- FDA on Thursday issued four finalized or updated guidance documents key to its effort to streamline the 510(k) marketing authorization pathway to promote faster access to new medical technologies.
- The group of documents covers the special 510(k) program, abbreviated 510(k) program, refuse to accept policy for 510(k)s, and format for traditional and abbreviated 510(k)s.
- FDA said the combined documents may conserve resources for both the agency and industry and without altering the statutory criteria for substantial equivalence.
FDA is focused on improving efficiency of its 510(k) review process, through which the majority of premarket device authorizations are made. The pathway is used for low- to moderate-risk devices that are substantially equivalent to a device already on the market known as a predicate device.
Special 510(k) program
The special 510(k) program, established in 1998, is used by companies that want to make changes to their own devices. It is intended for well-defined device modifications where design control procedures produce results that can help form the basis for substantial equivalence.
FDA’s guidance clarifies the types of technological changes appropriate for review as special 510(k)s, including design and labeling changes. Under the approach, certain changes to the indications for use may be made. The focus is on whether methods to evaluate the changes are well-established, and whether the results can be sufficiently reviewed in a summary or risk analysis format.
Industry group AdvaMed, in comments on the initial draft of the guidance, said it agreed with the agency that broader use of the special 510(k) review pathway could result in more efficient use of FDA's resources while adequately protecting public health. It backed the removal of a requirement that indications for use be identical between the modified device and its predicate.
Abbreviated 510(k) program
The abbreviated 510(k) program is an alternative approach that uses guidance documents, special controls and voluntary consensus standards to aid FDA's premarket review of 510(k) submissions. Summary reports may be used to briefly describe the recommended testing performed to support the submission. The reports summarize the device description, manufacturer’s device design requirements, risk management information, and a description of test methods used to address performance characteristics.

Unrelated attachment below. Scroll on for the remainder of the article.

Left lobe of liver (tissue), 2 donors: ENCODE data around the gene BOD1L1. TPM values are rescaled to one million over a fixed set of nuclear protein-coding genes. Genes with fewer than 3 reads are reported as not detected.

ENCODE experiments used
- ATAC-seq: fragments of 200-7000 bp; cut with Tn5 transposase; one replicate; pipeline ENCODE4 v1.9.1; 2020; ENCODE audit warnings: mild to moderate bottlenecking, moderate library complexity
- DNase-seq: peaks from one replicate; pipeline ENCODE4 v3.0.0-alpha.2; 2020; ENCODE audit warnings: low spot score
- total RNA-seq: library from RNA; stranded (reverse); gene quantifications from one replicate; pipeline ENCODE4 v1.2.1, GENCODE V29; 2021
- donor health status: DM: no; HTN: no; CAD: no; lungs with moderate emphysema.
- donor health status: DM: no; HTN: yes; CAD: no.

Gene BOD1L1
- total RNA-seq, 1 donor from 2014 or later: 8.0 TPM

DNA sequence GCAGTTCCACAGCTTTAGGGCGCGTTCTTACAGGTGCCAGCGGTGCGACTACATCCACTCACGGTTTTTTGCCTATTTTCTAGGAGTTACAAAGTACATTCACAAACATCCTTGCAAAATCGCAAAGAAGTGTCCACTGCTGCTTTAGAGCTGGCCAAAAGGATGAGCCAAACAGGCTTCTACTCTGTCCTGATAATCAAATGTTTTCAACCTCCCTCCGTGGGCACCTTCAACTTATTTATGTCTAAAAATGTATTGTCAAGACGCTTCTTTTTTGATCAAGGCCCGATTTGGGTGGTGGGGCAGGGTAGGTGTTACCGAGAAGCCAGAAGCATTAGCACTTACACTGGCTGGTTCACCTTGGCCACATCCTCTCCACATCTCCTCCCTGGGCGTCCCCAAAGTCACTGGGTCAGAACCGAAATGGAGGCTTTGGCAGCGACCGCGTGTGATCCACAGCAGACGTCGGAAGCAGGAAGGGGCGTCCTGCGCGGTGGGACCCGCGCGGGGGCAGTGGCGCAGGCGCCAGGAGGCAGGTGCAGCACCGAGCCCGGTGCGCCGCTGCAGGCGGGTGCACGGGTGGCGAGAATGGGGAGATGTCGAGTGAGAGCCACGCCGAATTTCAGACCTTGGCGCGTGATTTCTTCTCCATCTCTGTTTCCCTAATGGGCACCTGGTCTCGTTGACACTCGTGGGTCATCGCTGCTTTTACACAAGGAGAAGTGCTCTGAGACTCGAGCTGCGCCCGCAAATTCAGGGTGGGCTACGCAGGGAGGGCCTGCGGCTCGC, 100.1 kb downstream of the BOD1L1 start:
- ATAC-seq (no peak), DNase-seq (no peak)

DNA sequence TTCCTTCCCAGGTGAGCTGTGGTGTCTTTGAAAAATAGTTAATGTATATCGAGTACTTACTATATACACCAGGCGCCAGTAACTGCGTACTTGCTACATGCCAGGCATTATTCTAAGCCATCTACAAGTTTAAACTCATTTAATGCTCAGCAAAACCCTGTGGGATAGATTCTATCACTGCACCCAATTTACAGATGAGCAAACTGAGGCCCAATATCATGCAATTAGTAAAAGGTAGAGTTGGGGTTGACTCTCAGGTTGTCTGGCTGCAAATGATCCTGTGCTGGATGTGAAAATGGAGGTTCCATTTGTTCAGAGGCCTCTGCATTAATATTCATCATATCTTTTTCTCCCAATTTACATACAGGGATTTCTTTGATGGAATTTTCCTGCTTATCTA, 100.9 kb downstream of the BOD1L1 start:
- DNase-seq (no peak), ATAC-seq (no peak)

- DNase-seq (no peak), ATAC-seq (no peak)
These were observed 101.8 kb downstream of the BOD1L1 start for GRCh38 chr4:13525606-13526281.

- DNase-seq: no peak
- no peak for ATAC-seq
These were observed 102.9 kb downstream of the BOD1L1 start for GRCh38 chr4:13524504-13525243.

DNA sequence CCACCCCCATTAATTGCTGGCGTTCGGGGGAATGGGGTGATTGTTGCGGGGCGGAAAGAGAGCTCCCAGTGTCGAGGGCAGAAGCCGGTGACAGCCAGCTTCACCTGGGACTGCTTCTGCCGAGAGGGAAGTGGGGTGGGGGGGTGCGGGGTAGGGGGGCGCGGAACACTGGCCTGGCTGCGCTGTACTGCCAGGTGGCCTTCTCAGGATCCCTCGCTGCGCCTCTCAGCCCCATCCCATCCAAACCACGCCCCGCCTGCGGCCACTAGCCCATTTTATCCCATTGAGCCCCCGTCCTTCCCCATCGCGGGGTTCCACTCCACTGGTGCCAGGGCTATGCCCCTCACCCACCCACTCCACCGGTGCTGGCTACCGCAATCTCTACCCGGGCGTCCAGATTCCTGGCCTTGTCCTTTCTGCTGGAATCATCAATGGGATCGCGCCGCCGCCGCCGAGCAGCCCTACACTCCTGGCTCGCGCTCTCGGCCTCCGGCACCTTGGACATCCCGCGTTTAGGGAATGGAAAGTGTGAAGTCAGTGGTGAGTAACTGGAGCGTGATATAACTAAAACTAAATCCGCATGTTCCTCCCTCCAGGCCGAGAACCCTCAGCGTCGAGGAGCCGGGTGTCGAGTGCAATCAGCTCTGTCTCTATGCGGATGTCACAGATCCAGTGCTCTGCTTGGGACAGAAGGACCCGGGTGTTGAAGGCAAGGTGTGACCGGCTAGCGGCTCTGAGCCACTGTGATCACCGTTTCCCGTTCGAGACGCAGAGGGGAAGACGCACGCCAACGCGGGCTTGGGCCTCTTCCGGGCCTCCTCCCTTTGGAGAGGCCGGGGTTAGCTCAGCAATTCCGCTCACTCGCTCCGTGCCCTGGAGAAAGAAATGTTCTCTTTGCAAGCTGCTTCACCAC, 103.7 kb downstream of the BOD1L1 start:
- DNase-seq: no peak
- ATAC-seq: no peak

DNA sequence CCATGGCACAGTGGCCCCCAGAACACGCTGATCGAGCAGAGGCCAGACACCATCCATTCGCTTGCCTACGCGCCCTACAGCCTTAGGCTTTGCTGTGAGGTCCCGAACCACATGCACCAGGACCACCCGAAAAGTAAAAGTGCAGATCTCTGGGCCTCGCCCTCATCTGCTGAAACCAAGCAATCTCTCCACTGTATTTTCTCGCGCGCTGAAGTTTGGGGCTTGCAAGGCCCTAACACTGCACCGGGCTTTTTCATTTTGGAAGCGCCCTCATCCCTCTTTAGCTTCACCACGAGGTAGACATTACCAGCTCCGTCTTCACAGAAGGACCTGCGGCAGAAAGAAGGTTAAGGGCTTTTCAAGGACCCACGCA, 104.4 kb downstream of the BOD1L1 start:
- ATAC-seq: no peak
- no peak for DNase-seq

Device manufacturers can pursue an abbreviated 510(k) when the submission relies on FDA guidance documents or a demonstration of compliance with special controls for the device type.
Refuse to accept policy for 510(k)s
The updated document explains the procedures and criteria FDA intends to use to determine whether a premarket notification 510(k) submission meets a minimum threshold of acceptability and should be accepted for substantive review.
FDA said that because it has agreed to performance goals based on the timeliness of reviews, acceptance review takes on additional importance in encouraging quality submissions and allowing FDA to concentrate resources on complete submissions. The policy includes an early review against specific acceptance criteria, to inform the submitter within the first 15 calendar days after receipt of the submission if the request is administratively complete, or to identify the missing elements.
Format for traditional and abbreviated 510(k)s
The guidance, updated to align with changes to the special 510(k) program, describes how to format an original submission for a traditional or abbreviated premarket notification 510(k) submission. It offers a general framework for the format and content and does not describe recommendations for any specific device or premarket submission types.